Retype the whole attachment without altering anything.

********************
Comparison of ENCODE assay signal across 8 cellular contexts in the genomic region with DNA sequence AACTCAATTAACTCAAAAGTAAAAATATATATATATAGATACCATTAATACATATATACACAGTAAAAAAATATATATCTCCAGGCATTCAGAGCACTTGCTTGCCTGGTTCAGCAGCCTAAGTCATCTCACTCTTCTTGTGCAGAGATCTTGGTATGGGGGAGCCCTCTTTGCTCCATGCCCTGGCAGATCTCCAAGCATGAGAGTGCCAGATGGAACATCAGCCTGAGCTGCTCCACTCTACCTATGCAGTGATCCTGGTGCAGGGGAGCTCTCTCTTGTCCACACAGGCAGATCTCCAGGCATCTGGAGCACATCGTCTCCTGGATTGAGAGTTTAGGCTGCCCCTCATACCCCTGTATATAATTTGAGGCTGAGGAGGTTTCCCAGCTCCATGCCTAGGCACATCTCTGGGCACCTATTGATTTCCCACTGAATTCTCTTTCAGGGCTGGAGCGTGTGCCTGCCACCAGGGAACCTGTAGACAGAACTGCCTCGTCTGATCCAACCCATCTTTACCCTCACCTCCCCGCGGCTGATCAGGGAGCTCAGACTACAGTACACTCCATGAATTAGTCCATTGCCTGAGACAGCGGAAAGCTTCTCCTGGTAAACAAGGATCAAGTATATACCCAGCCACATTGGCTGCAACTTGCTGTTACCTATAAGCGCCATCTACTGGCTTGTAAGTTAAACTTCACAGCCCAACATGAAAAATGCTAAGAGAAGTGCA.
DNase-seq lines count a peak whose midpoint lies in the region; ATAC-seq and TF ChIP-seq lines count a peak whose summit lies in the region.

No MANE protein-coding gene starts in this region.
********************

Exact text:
Comparison of ENCODE assay signal across 8 cellular contexts in the genomic region with DNA sequence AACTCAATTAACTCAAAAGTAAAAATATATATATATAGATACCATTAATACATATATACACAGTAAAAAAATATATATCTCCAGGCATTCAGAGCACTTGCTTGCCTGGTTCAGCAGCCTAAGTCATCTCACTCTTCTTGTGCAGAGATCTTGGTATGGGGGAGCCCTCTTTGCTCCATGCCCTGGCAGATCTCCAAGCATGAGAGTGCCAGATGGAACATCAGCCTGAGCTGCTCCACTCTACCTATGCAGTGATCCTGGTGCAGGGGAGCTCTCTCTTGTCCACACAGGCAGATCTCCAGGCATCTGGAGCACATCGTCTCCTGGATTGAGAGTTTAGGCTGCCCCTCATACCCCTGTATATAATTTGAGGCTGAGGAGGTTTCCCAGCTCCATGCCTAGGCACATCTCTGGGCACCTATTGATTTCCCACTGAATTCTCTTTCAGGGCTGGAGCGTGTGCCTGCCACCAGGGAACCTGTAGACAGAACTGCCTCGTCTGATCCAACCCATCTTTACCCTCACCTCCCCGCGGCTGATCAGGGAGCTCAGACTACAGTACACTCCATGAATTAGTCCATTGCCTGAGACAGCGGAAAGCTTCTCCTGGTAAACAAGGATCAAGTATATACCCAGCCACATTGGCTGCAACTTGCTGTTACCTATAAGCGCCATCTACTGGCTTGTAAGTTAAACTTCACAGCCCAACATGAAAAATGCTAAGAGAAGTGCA.
DNase-seq lines count a peak whose midpoint lies in the region; ATAC-seq and TF ChIP-seq lines count a peak whose summit lies in the region.

No MANE protein-coding gene starts in this region.